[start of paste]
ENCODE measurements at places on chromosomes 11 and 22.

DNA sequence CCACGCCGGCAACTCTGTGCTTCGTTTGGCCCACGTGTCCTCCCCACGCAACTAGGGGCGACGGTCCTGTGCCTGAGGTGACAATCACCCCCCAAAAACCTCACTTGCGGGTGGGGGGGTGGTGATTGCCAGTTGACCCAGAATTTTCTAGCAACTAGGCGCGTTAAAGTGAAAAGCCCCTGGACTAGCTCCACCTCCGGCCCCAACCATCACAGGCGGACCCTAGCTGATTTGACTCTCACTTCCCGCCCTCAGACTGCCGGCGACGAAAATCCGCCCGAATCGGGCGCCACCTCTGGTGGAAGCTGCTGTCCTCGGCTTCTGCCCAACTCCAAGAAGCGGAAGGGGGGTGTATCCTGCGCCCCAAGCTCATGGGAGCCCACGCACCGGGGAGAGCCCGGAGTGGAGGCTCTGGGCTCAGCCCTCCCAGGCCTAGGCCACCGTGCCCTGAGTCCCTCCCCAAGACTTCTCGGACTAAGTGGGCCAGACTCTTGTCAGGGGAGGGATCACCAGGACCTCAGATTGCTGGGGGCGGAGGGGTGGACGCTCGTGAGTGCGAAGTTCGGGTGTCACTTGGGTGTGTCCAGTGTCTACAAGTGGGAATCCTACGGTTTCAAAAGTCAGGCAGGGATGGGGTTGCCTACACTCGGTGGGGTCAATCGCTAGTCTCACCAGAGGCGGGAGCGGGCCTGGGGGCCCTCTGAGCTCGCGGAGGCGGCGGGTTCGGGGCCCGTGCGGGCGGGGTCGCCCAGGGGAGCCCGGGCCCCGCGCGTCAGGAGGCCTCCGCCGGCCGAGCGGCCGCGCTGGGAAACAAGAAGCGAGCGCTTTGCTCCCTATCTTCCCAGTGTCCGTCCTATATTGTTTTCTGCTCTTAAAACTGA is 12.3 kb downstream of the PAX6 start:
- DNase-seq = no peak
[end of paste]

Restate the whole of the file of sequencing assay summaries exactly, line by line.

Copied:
ENCODE measurements at places on chromosomes 11 and 22.

DNA sequence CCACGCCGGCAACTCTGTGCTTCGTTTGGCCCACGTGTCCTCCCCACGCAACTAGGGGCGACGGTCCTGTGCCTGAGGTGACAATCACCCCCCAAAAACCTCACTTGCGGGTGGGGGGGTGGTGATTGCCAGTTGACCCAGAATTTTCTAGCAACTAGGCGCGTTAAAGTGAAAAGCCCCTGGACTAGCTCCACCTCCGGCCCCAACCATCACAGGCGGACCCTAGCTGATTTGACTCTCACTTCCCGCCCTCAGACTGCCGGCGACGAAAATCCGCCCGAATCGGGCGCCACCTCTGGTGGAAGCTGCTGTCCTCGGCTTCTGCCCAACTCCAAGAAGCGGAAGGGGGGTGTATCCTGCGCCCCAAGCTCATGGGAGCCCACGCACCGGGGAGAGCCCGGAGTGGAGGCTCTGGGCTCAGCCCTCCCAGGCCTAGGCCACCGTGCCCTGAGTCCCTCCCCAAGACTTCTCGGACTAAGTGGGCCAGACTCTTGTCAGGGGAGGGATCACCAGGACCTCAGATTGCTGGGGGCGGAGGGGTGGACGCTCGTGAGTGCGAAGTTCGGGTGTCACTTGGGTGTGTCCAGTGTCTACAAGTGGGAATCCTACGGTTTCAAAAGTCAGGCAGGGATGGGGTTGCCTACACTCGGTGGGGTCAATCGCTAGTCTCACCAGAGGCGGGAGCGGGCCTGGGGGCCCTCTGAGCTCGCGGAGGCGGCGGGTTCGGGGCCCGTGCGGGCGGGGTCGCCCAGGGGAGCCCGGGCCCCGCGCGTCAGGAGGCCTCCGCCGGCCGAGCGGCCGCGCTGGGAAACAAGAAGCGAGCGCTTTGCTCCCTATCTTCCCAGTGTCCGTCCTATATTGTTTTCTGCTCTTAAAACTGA is 12.3 kb downstream of the PAX6 start:
- DNase-seq = no peak